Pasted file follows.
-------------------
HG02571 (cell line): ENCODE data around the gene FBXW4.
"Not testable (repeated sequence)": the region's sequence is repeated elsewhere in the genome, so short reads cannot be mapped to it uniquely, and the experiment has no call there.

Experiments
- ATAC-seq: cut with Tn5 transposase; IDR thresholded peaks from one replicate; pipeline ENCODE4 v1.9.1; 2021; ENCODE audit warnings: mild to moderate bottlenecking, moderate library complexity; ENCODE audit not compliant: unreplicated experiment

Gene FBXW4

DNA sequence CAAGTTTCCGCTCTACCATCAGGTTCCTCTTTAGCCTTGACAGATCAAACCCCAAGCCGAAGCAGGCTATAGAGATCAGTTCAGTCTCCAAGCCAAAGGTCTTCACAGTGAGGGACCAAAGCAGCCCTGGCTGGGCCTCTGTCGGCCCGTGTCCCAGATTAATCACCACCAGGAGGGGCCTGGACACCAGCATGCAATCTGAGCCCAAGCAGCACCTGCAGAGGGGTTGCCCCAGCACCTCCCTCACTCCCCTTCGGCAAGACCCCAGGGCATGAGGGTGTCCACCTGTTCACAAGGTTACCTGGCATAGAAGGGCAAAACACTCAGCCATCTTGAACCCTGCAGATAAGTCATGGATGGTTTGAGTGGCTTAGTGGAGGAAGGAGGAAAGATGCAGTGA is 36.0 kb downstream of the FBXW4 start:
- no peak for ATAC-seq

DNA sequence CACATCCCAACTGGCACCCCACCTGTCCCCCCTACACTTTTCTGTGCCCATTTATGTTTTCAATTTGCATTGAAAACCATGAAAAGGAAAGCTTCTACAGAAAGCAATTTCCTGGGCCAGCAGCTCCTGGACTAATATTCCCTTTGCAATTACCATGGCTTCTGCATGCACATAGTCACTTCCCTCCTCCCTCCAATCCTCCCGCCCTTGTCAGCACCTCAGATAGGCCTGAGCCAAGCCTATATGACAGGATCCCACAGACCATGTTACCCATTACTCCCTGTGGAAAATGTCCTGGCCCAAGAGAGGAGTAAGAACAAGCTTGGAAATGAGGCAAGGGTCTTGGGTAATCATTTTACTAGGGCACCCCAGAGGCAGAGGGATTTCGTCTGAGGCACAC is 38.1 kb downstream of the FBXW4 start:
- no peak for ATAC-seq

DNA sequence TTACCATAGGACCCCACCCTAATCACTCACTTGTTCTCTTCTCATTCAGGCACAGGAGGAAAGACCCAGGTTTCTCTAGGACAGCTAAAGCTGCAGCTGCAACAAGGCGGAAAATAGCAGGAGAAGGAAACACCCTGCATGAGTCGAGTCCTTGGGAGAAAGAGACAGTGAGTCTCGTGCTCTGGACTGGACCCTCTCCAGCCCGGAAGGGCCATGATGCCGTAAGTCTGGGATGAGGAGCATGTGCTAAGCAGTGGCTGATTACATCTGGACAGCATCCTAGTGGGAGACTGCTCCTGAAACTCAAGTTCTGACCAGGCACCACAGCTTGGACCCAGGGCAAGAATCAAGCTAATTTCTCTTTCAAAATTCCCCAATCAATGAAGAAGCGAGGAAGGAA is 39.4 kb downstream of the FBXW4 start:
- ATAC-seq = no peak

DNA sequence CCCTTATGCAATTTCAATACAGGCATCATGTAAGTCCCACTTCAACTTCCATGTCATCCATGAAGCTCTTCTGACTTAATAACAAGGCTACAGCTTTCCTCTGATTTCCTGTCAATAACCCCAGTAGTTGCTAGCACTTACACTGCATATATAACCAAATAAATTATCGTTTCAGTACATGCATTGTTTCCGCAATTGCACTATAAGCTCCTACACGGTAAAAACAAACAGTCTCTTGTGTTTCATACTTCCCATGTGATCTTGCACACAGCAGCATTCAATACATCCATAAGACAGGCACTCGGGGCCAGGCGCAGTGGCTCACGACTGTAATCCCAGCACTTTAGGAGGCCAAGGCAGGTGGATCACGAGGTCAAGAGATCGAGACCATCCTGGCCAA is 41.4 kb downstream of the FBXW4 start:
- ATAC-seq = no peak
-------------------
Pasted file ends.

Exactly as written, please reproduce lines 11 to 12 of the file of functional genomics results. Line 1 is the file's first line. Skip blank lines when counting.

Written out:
- ATAC-seq = no peak

DNA sequence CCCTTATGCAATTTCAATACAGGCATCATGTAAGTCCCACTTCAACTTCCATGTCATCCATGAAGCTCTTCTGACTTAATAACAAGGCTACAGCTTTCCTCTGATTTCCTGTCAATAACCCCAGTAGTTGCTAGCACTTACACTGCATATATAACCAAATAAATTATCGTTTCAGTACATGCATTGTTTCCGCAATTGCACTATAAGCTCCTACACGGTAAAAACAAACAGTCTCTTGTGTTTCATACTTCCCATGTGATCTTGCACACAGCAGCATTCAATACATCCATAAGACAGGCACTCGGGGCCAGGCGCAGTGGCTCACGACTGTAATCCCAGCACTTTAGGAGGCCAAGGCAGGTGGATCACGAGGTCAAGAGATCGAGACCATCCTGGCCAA is 41.4 kb downstream of the FBXW4 start: